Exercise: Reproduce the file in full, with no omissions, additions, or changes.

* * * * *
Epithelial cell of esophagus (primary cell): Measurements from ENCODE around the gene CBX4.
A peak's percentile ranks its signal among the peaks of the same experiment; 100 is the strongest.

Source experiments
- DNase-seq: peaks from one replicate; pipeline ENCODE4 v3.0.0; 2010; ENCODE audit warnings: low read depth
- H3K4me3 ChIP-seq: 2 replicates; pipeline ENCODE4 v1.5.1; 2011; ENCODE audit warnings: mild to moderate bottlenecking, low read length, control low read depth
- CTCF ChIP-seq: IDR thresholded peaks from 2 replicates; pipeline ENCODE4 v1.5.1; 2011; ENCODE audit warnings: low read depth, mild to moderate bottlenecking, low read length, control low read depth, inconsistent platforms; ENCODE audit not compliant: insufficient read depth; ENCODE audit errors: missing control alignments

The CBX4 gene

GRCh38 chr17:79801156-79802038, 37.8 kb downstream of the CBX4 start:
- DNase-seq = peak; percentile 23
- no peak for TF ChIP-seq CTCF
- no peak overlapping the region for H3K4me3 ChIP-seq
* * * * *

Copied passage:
Epithelial cell of esophagus (primary cell): Measurements from ENCODE around the gene CBX4.
A peak's percentile ranks its signal among the peaks of the same experiment; 100 is the strongest.

Source experiments
- DNase-seq: peaks from one replicate; pipeline ENCODE4 v3.0.0; 2010; ENCODE audit warnings: low read depth
- H3K4me3 ChIP-seq: 2 replicates; pipeline ENCODE4 v1.5.1; 2011; ENCODE audit warnings: mild to moderate bottlenecking, low read length, control low read depth
- CTCF ChIP-seq: IDR thresholded peaks from 2 replicates; pipeline ENCODE4 v1.5.1; 2011; ENCODE audit warnings: low read depth, mild to moderate bottlenecking, low read length, control low read depth, inconsistent platforms; ENCODE audit not compliant: insufficient read depth; ENCODE audit errors: missing control alignments

The CBX4 gene

GRCh38 chr17:79801156-79802038, 37.8 kb downstream of the CBX4 start:
- DNase-seq = peak; percentile 23
- no peak for TF ChIP-seq CTCF
- no peak overlapping the region for H3K4me3 ChIP-seq